The call to raid an Air Force base for aliens was a joke, drawing on decades of conspiracy theories.
Then 2 million people signed on to the Facebook event.
Authorities warned against an actual attempt to enter the base. And now, unless plans go awry, hordes of strangers will, indeed, gather in the Nevada desert next month near a secretive government facility called Area 51.
The man who created the internet sensation, "Storm Area 51 - They Can't Stop All of Us," is planning a real-life festival called Alien Stock near the remote base within the Nevada Test and Training Range, a couple hours' drive northwest of Las Vegas. The three-day festival set to start Sept. 20, a celebration of aliens that promises surprise performances, art installations and camping, is expected to pack a tiny town already overrun by media attention and a spike in extraterrestrial enthusiasm.
With just over a month left to plan and some residents reportedly less than thrilled about the attention, the organizers are focused on the logistics of bringing thousands to a town of just 54 people, as counted in the last Census. They're fending off suggestions they could be planning the next Fyre Festival, the 2017 event that fell apart spectacularly and led to fraud charges.
And the internet frenzy over "Storm Area 51" has thrust Rachel, Nevada, into a new limelight and tested residents' patience.
"Of course it's scary," said Connie West, whose alien-themed inn declares on its website that it is "BOOKED SOLID FOR ALIEN-STOCK." "But I'm excited," she told The Washington Post. "How can I not be?"
The U.S. government denied Area 51's existence for decades before a public records request in 2013 showed it to be real. Government documents make no mention of aliens, describing the site as an aircraft testing area. But revelations two years ago of a $22 million Defense Department program on "anomalous aerospace threats," commonly known as UFOs, have helped keep speculation about the Nevada facility alive.
Rachel has long embraced the rumors of hidden aliens and their spacecraft. A town welcome sign notes an extraterrestrial population as well as a human one - there's no head count, just a question mark - and visitors drive down the Extraterrestrial Highway. A questions-and-answers page linked on Rachel's official website tackles inquiries like "Are there UFOs at Area 51?" (no) and "Is there an Area 52?" (yes, about 65 miles away).
But not everyone is happy about the prospect of so many visitors in September, West said.
An owner of what Rachel's website calls the town's only remaining business, West has been flooded with media requests since Area 51 blew up online. She says she stopped counting the interviews at 153.
"We live in a quiet little place because we like it quiet," she said.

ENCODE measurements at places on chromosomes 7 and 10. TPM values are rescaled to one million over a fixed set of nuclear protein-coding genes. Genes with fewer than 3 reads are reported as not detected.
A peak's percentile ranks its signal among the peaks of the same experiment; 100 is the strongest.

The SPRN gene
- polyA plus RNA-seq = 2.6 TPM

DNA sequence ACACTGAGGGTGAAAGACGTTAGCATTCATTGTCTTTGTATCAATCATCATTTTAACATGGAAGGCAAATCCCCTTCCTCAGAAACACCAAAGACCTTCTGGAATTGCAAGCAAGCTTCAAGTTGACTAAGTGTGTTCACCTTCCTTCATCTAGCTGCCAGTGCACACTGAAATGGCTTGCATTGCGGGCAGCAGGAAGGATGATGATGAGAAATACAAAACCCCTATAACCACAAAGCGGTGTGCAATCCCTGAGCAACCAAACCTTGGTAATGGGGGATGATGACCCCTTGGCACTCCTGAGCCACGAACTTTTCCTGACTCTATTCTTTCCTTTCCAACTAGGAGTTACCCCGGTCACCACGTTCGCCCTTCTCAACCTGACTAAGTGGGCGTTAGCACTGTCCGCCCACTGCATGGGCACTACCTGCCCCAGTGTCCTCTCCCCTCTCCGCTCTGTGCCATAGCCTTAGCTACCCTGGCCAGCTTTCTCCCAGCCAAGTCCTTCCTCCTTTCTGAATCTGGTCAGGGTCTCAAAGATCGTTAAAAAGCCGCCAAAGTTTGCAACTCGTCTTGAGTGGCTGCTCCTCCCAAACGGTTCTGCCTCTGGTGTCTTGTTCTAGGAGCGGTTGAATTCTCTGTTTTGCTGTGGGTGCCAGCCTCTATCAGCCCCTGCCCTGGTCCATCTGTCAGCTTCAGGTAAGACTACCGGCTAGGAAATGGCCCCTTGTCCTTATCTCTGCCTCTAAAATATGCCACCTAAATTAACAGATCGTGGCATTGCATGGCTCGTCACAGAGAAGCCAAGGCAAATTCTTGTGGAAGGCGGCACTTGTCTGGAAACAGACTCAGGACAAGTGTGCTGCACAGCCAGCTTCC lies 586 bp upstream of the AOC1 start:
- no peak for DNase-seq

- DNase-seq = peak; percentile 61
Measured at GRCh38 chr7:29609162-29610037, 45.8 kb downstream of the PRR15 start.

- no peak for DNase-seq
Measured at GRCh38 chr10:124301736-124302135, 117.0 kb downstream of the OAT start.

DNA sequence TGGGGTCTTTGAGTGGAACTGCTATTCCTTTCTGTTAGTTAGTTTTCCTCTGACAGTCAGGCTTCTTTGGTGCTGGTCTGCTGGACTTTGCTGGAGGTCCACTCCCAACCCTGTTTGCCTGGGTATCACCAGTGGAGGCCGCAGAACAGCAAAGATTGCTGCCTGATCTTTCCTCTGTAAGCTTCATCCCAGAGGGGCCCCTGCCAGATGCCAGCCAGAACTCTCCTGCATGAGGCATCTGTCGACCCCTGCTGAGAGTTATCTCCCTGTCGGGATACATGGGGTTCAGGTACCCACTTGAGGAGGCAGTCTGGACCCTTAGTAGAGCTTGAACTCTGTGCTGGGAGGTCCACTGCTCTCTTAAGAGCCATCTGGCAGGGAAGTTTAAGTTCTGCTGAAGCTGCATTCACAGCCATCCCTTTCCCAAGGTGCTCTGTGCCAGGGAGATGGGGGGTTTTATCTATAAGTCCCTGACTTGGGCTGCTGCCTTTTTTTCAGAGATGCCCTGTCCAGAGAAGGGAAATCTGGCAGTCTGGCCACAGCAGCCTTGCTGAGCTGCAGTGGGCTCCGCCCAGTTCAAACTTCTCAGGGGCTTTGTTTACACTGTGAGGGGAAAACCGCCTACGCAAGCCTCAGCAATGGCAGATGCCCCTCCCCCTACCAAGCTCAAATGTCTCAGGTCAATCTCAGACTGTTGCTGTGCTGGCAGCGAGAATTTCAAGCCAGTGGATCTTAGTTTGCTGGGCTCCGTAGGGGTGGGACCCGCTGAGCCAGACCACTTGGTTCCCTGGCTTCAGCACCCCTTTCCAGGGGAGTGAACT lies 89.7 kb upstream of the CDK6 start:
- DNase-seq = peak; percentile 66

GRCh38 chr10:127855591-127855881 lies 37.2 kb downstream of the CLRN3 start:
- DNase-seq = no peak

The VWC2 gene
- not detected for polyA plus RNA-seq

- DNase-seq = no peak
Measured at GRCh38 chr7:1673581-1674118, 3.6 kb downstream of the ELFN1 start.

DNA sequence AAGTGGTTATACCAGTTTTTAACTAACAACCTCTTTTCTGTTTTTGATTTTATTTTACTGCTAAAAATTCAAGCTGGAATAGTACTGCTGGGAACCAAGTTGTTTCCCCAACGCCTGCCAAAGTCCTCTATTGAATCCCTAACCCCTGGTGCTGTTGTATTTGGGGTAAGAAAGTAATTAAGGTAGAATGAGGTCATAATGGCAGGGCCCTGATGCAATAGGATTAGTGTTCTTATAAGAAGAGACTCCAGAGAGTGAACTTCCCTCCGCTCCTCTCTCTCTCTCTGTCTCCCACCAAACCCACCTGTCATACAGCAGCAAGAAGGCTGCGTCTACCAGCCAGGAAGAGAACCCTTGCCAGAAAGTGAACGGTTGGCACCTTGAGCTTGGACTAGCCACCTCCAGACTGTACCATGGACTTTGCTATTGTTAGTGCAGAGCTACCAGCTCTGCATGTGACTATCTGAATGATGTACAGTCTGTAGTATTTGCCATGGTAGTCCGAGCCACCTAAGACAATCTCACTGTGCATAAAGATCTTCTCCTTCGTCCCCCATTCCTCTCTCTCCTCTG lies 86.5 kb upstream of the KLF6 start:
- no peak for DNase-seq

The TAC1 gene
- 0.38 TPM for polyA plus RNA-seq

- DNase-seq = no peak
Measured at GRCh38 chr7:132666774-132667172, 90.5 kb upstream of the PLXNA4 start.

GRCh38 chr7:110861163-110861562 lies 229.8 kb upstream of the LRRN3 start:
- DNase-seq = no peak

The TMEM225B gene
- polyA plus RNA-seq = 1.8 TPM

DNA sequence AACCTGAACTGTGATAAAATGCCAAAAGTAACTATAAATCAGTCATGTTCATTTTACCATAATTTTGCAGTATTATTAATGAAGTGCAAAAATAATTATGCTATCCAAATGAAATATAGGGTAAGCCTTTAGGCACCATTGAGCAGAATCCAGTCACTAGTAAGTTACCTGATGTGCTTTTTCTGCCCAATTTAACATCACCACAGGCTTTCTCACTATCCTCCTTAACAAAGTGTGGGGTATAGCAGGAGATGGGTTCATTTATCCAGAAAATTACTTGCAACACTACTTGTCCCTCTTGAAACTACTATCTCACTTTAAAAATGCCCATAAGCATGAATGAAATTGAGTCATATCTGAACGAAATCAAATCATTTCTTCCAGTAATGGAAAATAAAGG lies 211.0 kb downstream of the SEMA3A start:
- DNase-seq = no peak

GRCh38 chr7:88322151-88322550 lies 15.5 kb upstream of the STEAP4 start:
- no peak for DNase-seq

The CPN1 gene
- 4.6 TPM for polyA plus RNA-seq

Brock Daily, an Arkansas college student and one of the organizers of the festival, told The Washington Post he's expecting 5,000 to 30,000 people to show up for Alien Stock, which Daily said he pitched to "Storm Area 51" creator Mathew Roberts last month. The 20-year-old said it's hard to share precise interest numbers because they just started publicizing.
But any total in the thousands will pose logistical challenges in a place as small and rural as Rachel. A prominent notice on the town's website warns festivalgoers of the limited infrastructure. "There is no gas and no store. . . . We expect cell service and the internet to be offline," the note reads. "Credit card [processing] will not work, so bring enough cash."
Lincoln County Sheriff Kerry Lee said his office is working with local, state and federal law enforcement to prepare for a "very large but unknown number of visitors."
Daily said he and Roberts are worked to make sure that people who show up will have access to basics like water, bathrooms and space. He dismissed comparisons to the disastrous Fyre Festival, saying Alien Stock is not looking to make a profit: It isn't charging entrance fees, though attendees will have to rent a parking spot or campsite from West for $60 to $140. The organizers ask that people donate any amount toward the festivities.
Alien Stock bills itself as "a meeting place for all the believers" - people at least intrigued by the possibility of extraterrestrial life - Daily explained, though he guesses some will come just to witness an online phenomenon come to life. Most details on the entertainment have yet to be released; the only planned guest publicized online is a rock-and-roll group called Wily Savage.
"With a normal festival, you have a business structure that's already lined out," Daily said. "You have a theme and an idea that you're going to try to market to the public. Whereas with us we had this monster on our hands."
Roberts, who did not respond to an inquiry from The Post, told a California news station that he wants the event to be a "positive, enjoyable, safe and profitable for the rural area of Nevada."
Joking discussion beneath a Friday post announcing the festival on the "Storm Area 51" Facebook page took a more conspiratorial view of the event's motives.
"Distraction . . . well played government," one person commented.
This article was written by Hannah Knowles, a reporter for The Washington Post.